How can sleeping be hazardous? Isn’t it the Holy Grail of EDS and HSD pursuits??
Well, yes, all of the above is true. Sleep of any quality can elude us for so many reasons as mentioned – bad or chronic pain, hyperadrenergia, insomnia from many reasons (frequent urination, histamine dumps in the night, more) as I’ve previously written.
But… too much sleep and /or too deep can also cause harm.
Huh? How is that you well ask?
Well, as me and my (super rare) hypermobile-savvy chiropractor can tell you, you can injure in your sleep.
I’m quite sure some of you are so used to this and have normalized it so much, you may not even think about it much. And/or, are used to dealing with the fall out. But… how does this happen?
Well, besides the semi-obvious problem of obstructive airway apnea when lying on our backs lending to low oxygen and all that entails (hello CPAP and biPAP machines and mouth guards), many who sleep on their sides also have a lot of problems – with their hips and shoulders.
Well, if you are not on a sufficiently soft mattress topper for whatever reasons (cost, MCAS reactions, availability, living conditions), and sometimes even if you are, you may take your shoulders and hips out while side-sleeping.
It can lend to both frozen shoulder, torn rotator cuffs, and full subluxations and even dislocations in the worst cases.
As well as split or shifted sacro-iliac (SI) joints in the hips.
How do you know this, Jan?
Well… I keep experiencing the beginning of these problems every time I roll onto my side in my sleep. (My right side goes out much quicker than my left, for whatever reason. Many find one side or the other will do this, with no clear cause. It doesn’t match our handedness either.)
And while most of the time, the pain from this beginning to happen wakes me up, every once in a while, I’ve either exhausted myself enough, or medicated myself enough that I fail to wake up in time to not do damage!
As just happened to me last week, again, sigh, when I took a whole Melatonin tablet AND a muscle-relaxer on the same night in a desperate bid to relax and fall asleep. It worked, just… a little too well.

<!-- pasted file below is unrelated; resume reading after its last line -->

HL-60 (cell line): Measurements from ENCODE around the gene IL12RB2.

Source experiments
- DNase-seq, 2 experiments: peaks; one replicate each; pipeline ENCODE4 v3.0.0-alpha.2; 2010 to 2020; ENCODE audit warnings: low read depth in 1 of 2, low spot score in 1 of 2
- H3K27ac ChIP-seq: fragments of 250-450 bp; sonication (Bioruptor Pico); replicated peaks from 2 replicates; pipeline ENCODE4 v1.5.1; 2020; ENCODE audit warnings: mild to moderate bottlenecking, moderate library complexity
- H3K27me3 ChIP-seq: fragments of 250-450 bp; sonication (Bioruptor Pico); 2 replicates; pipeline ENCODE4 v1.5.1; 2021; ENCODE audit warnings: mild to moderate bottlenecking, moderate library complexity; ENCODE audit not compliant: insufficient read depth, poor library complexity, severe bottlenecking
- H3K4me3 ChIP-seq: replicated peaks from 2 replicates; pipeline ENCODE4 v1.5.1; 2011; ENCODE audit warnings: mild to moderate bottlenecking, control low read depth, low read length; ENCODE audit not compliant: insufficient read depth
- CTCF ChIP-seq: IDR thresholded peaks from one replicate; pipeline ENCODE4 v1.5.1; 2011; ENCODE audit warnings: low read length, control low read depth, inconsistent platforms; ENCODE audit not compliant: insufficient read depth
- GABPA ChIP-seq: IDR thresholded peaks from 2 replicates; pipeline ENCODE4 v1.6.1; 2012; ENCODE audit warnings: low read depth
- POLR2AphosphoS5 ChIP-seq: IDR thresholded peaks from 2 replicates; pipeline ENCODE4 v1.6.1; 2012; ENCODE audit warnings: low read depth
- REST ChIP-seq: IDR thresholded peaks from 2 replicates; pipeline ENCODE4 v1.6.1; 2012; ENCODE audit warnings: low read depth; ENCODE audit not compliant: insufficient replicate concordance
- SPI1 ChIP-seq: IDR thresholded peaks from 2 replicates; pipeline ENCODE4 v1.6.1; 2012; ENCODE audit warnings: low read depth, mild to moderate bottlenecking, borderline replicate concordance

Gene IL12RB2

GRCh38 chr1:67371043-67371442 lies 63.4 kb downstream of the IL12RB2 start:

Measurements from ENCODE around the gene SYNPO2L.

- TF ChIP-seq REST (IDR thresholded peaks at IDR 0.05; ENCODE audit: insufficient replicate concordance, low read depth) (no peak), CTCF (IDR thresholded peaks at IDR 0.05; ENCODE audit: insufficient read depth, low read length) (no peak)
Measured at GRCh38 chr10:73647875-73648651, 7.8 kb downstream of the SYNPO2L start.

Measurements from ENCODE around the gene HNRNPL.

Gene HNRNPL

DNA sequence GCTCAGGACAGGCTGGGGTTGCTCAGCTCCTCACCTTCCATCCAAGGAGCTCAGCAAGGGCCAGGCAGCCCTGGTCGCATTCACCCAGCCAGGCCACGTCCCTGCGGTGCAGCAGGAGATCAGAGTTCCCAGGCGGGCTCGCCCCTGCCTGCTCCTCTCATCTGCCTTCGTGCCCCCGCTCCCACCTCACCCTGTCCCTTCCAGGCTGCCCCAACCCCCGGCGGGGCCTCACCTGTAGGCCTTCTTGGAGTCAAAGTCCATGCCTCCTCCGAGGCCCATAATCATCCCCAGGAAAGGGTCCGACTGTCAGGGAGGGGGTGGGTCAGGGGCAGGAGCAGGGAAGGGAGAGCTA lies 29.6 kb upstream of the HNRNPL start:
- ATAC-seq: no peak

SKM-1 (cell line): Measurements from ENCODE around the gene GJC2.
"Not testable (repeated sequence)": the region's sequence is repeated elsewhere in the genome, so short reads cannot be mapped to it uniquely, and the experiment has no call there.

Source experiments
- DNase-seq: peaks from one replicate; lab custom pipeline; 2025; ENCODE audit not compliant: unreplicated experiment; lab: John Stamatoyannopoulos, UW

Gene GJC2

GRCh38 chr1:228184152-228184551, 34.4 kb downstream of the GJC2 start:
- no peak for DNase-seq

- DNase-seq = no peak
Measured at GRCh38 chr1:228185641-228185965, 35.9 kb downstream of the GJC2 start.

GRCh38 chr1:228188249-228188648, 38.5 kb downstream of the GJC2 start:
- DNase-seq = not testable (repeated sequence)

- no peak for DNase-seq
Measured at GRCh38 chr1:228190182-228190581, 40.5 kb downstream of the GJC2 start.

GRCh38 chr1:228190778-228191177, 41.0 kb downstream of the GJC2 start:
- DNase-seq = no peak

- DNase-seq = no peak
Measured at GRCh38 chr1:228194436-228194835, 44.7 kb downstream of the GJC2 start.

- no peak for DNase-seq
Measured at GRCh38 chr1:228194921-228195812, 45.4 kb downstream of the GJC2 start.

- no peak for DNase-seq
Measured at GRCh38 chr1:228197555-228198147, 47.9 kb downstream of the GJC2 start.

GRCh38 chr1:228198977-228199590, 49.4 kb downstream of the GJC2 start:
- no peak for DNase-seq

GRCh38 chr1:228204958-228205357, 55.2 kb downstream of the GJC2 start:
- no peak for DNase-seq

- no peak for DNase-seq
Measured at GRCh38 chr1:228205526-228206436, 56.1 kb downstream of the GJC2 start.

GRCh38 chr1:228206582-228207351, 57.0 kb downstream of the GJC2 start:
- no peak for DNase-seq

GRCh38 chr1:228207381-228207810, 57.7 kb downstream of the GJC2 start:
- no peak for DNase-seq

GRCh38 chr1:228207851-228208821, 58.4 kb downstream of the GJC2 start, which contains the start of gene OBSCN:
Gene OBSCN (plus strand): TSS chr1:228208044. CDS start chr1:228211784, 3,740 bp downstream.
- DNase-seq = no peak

In my case, my shoulder starts to go out, but doesn’t quite fully, leaving it shoved a bit forward, and my thorax curved inward (concave chest), and lending to some mild or more brachial and or thoracic outlet syndrome symptoms. (Impinged nerves and blood vessels in the shoulders and at the bottom of the neck lending to tingling, numbness or loss of use of the arms or hands.)
My hip will start to give way, and I can feel my SI joint threatening to follow suit as well when I wake up in pain. So I quickly roll onto my back to alleviate this. So far so good, touch wood. (I split my right SI joint at the height of my onset cascade back in February 2012, so I know this can happen. And also lend to sciatica.)
But again, heaven help me if I sleep too hard!
My friends, to me, in a C-collar and arm sling: “What did you do?”
Me: “You should see the other guy!” haha.
Except it’s not very funny, since my bed wins every single time, sigh.
I have tried mattress toppers. They just allow me to sleep harder and get more comfortable on my shoulder, before I wake up starting to injure. I also react to the material they are made from.
Foam toppers help some, and I am using them on my poor Jan’s bed.
My next move is a fully adjustable hospital bed (no affiliation with this provider, just linked for illustration purposes), such that my head and chest are elevated, but my legs are too, so my butt is in a rut (heh), so I can’t slide down and crook my neck more either. As happens now with the custom foam wedge I’ve put under the head of my bed.
I just slowly slide down during the night until my neck is kinked, sigh. No, I can’t win. I’m just stuck trying to save up for now.
You also can’t easily turn on your side when your legs and torso are both elevated. So this helps prevent that problem all together if desired. But if you have an adjustable bed, then you can just operate it to flatten out when you need to lie flat, or get up or roll over temporarily.
Some folks can’t sleep on their backs at all for other reasons, including the aforementioned OA apnea among other reasons. Thanks weak connective tissues!
I’ve known some friends to literally sleep semi-reclined in reclining chairs for this reason also. Hey, folks are doing what they have to!
And I’m a lucky housed person. My houseless bendy friends experience this also (which is the majority of them), and I can’t tell you how many of them have thanked me for this insight – helping to explain so much of their pain and trouble lying on the hard ground. It’s not just the hard ground at play…
So, I’m counting my blessings, and a few sheep now too. Just not too many, smile…